Reply
  • mkozakewich - Tuesday, February 17, 2015 - link

    We *do* have supercomputers in our pockets.

    And no matter how powerful CPUs become (even a few more orders of magnitude) people like you will never refer to the ones in our pockets as supercomputers because they won't stand up to the supercomputers of the times.
    Reply
  • ddriver - Wednesday, February 18, 2015 - link

    No you don't. Just because a cellphone today has more horsepower than a "supercomputer" from back in the days they were made of tubes. It does without saying that when I say "supercomputer" today, I mean one by contemporary standards, not something abstract and relative.

    Just like when you say "tomorrow" you mean the day after today, not that "always the next day" which will never arrive.

    To put it in an absolute metric - by a "supercomputer" I mean a petaflop scale device. It will not happen in 10, nor in 100 nor in a million years.

    As for the fact we use devices which are supercomputers relative to stuff that was used in the past for achieving great tasks and reaching important milestones, and we use that for making duckface "selfies" and waste our lives playing stupid games - that just goes to show better technology doesn't really result in better people, and can often be on the contrary...
    Reply
  • Guest8 - Wednesday, February 18, 2015 - link

    @ddriver the problem with your analogy is in the APU mfg business you can't "skip" a node or two and come back roaring as you will lose the sales that come with bleeding and leading edge processes. When you lose the sales you lose R&D funds and without funds you can't exactly go into the APU thrift store and pick up new methods. If Apple doesn't come back to TSM how will TSM justify the expense of going down to 10nm and below? They don't have the cash, they don't have the sales and they don't have the technical knowledge acquired by producing the previous nodes. It will be down to Intel and maybe samsung depending on how many employees samsung can poach from Intel. That is the only reason samsung can stay competitive with Intel as they just poached TSM employees on the cheap. You can already see it now everyone is moving to Samsung's 14nm process which chip vendor has announced TSM 16nm FF+? Qualcomm? Nope. Apple? Nope. That's the bulk if not all of your volume at the bleeding edge. Qualcomm may come back to TSM but why would they after the problems they have at 20nm and losing Samsung APU business? There is way more than just can it be done in the business economics play a huge role. The only business TSM will have in a few years is going to be the low margin legacy node business they won't be able to command a premium at the bleeding edge as they will no longer produce at the bleeding edge. 16nm FF+ is their last stand against Samsung and Intel. Reply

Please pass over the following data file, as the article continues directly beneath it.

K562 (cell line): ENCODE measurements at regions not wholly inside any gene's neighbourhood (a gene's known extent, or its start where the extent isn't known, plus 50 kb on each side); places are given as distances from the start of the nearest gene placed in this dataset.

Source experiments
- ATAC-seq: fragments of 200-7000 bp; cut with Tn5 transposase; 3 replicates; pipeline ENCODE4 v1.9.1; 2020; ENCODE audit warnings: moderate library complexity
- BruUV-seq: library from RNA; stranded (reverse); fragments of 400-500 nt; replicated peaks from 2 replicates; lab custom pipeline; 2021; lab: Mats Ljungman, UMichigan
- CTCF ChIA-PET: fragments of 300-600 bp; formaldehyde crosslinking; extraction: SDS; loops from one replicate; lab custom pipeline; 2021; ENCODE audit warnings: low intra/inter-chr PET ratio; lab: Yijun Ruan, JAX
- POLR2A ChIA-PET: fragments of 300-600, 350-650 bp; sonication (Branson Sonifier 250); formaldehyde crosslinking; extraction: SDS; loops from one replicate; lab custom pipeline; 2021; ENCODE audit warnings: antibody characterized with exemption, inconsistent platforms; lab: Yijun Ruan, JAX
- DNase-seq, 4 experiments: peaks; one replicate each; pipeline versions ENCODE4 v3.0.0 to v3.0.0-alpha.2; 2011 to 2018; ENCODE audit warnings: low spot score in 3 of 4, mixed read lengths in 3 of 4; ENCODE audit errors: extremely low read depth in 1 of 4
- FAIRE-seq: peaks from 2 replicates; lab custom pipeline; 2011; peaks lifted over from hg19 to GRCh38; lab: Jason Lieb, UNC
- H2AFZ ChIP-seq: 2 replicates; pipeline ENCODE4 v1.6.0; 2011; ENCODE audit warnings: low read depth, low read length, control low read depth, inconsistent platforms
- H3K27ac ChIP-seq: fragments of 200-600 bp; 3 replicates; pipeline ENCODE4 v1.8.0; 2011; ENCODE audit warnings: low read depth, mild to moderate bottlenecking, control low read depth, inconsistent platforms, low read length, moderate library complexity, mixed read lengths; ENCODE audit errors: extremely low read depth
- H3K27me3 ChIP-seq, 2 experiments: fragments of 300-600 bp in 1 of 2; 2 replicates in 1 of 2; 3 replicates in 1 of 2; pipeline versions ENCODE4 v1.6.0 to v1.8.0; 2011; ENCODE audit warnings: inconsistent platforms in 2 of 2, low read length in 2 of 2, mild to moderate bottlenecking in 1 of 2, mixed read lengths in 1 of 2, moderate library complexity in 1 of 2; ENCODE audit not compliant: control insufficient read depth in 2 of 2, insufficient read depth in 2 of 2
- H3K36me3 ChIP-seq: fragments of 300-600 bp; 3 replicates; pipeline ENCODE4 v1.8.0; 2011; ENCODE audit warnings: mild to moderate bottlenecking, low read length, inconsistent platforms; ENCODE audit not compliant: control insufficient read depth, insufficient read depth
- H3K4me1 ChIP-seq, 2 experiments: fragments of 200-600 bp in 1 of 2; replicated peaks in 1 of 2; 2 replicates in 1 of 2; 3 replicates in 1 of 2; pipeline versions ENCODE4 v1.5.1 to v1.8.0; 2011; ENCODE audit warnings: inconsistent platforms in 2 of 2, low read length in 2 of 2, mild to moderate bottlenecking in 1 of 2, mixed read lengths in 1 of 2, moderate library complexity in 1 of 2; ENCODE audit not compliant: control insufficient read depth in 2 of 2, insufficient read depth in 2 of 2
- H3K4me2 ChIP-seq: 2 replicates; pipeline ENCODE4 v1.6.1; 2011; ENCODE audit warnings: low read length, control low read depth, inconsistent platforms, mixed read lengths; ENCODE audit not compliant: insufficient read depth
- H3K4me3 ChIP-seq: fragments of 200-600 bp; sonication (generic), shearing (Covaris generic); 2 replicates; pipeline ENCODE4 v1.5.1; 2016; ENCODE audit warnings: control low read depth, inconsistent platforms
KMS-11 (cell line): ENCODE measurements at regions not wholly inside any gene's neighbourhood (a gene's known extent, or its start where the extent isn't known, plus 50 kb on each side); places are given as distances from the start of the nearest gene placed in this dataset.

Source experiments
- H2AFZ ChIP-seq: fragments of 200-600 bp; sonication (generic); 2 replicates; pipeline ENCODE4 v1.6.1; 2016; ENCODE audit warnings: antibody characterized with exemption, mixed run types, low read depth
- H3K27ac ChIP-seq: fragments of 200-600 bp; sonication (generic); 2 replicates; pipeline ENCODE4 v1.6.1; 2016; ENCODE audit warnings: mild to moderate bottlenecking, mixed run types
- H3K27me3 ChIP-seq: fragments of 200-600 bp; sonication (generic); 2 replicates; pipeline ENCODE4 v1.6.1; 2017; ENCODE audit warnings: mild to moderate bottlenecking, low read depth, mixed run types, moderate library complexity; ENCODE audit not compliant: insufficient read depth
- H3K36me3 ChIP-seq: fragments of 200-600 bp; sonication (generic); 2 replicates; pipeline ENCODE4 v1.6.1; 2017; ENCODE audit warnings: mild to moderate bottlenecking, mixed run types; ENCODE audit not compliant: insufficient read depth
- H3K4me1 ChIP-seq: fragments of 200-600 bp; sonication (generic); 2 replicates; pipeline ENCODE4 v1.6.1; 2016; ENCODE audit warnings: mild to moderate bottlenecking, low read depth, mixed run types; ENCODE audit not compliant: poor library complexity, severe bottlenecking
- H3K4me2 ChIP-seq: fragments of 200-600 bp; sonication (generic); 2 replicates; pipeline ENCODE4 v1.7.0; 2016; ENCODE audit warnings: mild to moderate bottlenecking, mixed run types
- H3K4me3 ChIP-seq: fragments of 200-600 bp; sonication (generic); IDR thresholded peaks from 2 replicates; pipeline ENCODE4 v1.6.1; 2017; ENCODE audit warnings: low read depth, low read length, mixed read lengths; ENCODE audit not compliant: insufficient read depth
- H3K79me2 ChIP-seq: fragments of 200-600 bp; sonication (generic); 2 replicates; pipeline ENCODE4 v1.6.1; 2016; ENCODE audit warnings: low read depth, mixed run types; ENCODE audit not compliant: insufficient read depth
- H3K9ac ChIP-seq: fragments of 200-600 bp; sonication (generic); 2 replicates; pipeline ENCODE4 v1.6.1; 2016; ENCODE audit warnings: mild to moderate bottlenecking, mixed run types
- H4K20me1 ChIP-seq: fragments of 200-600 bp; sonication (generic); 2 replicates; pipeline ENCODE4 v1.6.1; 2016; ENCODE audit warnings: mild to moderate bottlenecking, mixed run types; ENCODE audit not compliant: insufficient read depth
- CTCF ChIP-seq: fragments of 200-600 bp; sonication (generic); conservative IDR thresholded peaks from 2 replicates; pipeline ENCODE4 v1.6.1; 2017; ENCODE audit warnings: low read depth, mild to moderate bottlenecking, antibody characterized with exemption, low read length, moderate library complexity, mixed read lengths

• jimjamjamie - Monday, February 23, 2015 - link

    I feel like software still has a lot of catching up to do compared to hardware at this point anyway - see the current state of the GPU industry for an example. All those billions of transistors wasted until the likes of Mantle/DX12 and multi-threaded drivers have shown that there is a huge amount of performance tweaking that can be done at the low level. Obviously, this can only go so far. But from what I can see, we're a long way off fully exploiting the existing hardware available. Reply
  • Kristian Vättö - Tuesday, February 17, 2015 - link

    The lithography refers to the smallest pitch in the silicon and always has. The actual density doesn't necessarily correlate with that, so Intel's 14nm can't be compared with others' 14nm until the first die shots are out. Reply
  • PC Perv - Monday, February 16, 2015 - link

    "No True Scotsman," I see Reply
  • Yojimbo - Monday, February 16, 2015 - link

    I read an article showing that by at least one metric, the Intel 14nm process is much more dense than either the Samsung 14nm or the TSMC 16nm, and previously, at times when Intel was far ahead in the nodes, the opposite was true. So perhaps Intel's lead is pretty much the same as it was, less than it seemingly was before and more than it seemingly is now. Reply